Often ignored in the debate about genocide is the nature of antecedent violence that produced the staggering population of 4.2 million conflict-affected persons in Darfur, including more than 2.5 million people uprooted from their homes. A key passage in the Genocide Convention specifies acts "deliberately inflicting on the group conditions of life calculated to bring about its physical destruction in whole or in part."

When Khartoum's regular forces and brutal Arab militia allies destroyed African villages, the effort was typically comprehensive: demolishing or poisoning precious water wells and irrigation systems; destroying food- and seed-stocks, cutting down mature fruit trees; looting or killing livestock. Such deliberately destructive violence, the mass executions of African men and boys, and the racialized use of rape as a weapon produced the desperate humanitarian crisis. The worst violence may be past; but the consequences of livelihoods destroyed remain.

Moreover, to ignore these features of the Darfur genocide, to emphasize temporary declines in mortality and violence, risks missing the most ominous threat: accelerating violence against camps of African populations. Ongoing violence also threatens the viability of humanitarian operations. According to Jan Egeland, former UN humanitarian chief, hundreds of thousands would die in the event of humanitarian collapse.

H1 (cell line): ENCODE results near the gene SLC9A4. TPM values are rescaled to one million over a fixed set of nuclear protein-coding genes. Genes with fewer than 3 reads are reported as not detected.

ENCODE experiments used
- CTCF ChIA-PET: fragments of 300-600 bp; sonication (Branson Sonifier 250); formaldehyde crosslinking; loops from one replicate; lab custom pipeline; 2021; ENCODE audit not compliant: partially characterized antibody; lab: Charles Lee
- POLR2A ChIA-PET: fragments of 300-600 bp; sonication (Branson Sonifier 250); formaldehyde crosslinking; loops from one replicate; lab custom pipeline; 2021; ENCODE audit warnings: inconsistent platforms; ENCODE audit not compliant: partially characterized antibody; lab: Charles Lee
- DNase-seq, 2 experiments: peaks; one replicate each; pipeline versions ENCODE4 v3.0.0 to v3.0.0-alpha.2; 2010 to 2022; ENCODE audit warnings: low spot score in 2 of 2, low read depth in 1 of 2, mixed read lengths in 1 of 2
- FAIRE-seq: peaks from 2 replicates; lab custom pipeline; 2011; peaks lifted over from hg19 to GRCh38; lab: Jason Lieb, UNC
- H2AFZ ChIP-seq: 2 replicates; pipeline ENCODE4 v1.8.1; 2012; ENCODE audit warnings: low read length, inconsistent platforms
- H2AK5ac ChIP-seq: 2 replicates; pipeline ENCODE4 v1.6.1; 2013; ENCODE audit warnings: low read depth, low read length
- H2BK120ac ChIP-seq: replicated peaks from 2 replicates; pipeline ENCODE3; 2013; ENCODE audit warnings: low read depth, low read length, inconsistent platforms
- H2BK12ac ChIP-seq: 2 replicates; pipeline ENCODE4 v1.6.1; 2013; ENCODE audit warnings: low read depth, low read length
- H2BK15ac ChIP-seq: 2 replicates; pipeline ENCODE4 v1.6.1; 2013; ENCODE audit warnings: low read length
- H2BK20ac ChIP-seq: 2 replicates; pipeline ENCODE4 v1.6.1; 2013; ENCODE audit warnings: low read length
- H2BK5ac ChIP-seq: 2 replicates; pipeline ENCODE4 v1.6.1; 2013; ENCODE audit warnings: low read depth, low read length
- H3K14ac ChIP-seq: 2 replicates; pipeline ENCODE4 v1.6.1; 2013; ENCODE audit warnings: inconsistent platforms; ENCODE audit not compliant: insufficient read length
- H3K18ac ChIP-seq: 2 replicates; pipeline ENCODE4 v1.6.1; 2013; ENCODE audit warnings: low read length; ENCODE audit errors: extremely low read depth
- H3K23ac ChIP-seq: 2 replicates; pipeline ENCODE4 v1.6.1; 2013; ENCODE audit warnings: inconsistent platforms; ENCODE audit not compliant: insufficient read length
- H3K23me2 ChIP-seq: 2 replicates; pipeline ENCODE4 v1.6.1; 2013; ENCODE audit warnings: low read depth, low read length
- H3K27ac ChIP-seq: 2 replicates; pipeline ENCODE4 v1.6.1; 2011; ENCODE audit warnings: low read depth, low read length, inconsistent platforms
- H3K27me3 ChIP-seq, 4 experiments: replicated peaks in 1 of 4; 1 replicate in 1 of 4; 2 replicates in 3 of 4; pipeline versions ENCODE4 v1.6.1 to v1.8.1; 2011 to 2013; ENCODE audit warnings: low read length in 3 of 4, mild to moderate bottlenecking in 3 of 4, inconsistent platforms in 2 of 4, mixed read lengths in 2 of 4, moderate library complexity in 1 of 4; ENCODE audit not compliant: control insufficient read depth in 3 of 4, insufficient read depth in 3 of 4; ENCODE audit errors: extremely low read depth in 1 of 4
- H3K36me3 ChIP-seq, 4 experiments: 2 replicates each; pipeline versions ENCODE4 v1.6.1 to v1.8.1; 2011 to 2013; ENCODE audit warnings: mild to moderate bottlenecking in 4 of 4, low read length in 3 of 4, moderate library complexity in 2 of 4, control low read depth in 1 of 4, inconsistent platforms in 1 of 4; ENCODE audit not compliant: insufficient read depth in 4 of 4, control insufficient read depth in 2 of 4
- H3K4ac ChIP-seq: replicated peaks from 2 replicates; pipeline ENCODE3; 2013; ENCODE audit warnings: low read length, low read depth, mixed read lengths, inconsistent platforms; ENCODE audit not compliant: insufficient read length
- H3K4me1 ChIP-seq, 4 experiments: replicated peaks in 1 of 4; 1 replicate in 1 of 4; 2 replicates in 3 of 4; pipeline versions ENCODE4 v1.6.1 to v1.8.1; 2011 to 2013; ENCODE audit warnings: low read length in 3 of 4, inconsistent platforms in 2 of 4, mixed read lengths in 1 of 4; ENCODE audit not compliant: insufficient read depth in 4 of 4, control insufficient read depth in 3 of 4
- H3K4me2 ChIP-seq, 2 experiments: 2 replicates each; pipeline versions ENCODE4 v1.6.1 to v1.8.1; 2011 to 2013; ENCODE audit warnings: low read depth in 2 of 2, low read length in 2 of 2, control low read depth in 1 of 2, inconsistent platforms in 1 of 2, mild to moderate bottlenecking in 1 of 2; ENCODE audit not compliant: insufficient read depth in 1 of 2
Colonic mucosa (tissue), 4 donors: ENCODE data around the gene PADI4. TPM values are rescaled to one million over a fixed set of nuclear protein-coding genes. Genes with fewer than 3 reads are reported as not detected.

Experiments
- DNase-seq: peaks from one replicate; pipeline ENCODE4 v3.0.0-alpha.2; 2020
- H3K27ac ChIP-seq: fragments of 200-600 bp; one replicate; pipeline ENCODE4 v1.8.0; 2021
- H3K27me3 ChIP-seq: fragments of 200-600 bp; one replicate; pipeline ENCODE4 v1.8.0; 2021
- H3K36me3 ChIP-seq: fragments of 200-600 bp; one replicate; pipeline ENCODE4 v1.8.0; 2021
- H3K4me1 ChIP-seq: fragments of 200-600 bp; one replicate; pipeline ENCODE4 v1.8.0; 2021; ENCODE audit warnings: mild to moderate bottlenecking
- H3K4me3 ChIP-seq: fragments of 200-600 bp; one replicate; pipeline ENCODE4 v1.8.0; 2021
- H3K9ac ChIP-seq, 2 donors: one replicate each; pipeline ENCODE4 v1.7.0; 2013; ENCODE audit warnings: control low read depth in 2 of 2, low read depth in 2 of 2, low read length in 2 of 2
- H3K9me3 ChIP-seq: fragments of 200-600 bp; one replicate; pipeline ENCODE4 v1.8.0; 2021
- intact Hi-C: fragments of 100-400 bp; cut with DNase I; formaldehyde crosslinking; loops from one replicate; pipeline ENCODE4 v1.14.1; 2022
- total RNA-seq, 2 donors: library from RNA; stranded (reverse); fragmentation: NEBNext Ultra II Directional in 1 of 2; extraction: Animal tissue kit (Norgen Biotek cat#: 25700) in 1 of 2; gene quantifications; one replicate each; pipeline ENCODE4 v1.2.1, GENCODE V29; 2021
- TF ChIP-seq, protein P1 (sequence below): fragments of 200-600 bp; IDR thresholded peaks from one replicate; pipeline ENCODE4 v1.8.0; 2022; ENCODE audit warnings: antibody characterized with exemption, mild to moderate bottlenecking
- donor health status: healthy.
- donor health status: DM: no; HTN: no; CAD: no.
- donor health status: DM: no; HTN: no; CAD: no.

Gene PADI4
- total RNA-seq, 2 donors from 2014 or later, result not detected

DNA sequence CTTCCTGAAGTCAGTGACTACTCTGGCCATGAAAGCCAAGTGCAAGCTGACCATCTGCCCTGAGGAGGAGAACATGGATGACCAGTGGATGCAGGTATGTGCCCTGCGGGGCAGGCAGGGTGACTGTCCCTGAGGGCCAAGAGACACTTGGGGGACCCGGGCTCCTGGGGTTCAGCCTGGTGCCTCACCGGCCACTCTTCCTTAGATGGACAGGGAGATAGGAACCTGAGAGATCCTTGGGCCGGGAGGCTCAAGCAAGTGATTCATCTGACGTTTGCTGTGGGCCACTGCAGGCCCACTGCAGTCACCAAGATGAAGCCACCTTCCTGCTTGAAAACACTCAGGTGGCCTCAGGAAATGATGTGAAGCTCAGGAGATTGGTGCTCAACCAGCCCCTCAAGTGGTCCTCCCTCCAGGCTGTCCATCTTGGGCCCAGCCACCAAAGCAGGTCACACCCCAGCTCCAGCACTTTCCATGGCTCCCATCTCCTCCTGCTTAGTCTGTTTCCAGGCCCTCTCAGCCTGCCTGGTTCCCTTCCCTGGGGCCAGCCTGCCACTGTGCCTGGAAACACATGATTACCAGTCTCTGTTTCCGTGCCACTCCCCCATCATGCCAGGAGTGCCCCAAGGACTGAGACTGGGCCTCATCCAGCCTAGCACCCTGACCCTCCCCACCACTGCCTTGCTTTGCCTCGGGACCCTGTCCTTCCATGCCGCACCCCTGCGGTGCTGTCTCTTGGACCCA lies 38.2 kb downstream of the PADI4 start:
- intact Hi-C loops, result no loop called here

But most consequentially, to ignore ongoing genocidal realities in Darfur confers upon the Khartoum regime "moral equivalence" with the rebel groups - and emboldens the regime to cleave to the disastrous Darfur Peace Agreement as the only basis for further negotiations.

Since the rebels - and the majority of Darfuris - emphatically reject the peace agreement, a diplomatic standoff looms, which will continue until Khartoum is held accountable by the international community. So long as the regime's génocidaires are simply another party at the negotiating table - not orchestrators of the ultimate human crime - there will be no diplomatic progress toward a just peace.

The Darfur Daily News is a service of the Save Darfur Coalition.  To subscribe to the Daily News, please email [email protected]. For media inquiries, please contact Ashley Roberts at (202) 478-6181, or [email protected].